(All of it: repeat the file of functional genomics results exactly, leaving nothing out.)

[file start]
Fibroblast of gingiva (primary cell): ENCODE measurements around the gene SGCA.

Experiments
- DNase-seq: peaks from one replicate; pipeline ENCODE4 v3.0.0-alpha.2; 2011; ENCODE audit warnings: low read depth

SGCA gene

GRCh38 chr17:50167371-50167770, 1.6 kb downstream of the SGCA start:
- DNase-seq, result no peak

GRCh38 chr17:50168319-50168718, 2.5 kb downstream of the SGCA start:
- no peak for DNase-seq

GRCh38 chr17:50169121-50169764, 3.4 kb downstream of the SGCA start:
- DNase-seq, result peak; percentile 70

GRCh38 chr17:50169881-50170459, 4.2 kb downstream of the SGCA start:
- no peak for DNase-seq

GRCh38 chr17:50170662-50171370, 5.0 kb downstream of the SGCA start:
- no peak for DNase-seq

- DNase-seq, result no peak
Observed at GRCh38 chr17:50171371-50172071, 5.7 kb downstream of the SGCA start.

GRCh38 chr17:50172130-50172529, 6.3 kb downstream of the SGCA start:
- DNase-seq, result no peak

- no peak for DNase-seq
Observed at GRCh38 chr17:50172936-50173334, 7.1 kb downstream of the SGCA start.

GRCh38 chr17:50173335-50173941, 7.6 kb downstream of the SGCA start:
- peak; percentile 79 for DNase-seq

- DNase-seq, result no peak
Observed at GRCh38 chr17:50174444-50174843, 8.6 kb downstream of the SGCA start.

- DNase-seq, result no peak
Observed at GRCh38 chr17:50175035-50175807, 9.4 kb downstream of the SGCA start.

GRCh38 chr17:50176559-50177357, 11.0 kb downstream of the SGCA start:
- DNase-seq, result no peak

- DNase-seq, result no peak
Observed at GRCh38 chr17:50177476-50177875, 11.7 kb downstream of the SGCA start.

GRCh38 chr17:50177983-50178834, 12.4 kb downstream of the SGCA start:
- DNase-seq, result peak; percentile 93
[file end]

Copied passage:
Fibroblast of gingiva (primary cell): ENCODE measurements around the gene SGCA.

Experiments
- DNase-seq: peaks from one replicate; pipeline ENCODE4 v3.0.0-alpha.2; 2011; ENCODE audit warnings: low read depth

SGCA gene

GRCh38 chr17:50167371-50167770, 1.6 kb downstream of the SGCA start:
- DNase-seq, result no peak

GRCh38 chr17:50168319-50168718, 2.5 kb downstream of the SGCA start:
- no peak for DNase-seq

GRCh38 chr17:50169121-50169764, 3.4 kb downstream of the SGCA start:
- DNase-seq, result peak; percentile 70

GRCh38 chr17:50169881-50170459, 4.2 kb downstream of the SGCA start:
- no peak for DNase-seq

GRCh38 chr17:50170662-50171370, 5.0 kb downstream of the SGCA start:
- no peak for DNase-seq

- DNase-seq, result no peak
Observed at GRCh38 chr17:50171371-50172071, 5.7 kb downstream of the SGCA start.

GRCh38 chr17:50172130-50172529, 6.3 kb downstream of the SGCA start:
- DNase-seq, result no peak

- no peak for DNase-seq
Observed at GRCh38 chr17:50172936-50173334, 7.1 kb downstream of the SGCA start.

GRCh38 chr17:50173335-50173941, 7.6 kb downstream of the SGCA start:
- peak; percentile 79 for DNase-seq

- DNase-seq, result no peak
Observed at GRCh38 chr17:50174444-50174843, 8.6 kb downstream of the SGCA start.

- DNase-seq, result no peak
Observed at GRCh38 chr17:50175035-50175807, 9.4 kb downstream of the SGCA start.

GRCh38 chr17:50176559-50177357, 11.0 kb downstream of the SGCA start:
- DNase-seq, result no peak

- DNase-seq, result no peak
Observed at GRCh38 chr17:50177476-50177875, 11.7 kb downstream of the SGCA start.

GRCh38 chr17:50177983-50178834, 12.4 kb downstream of the SGCA start:
- DNase-seq, result peak; percentile 93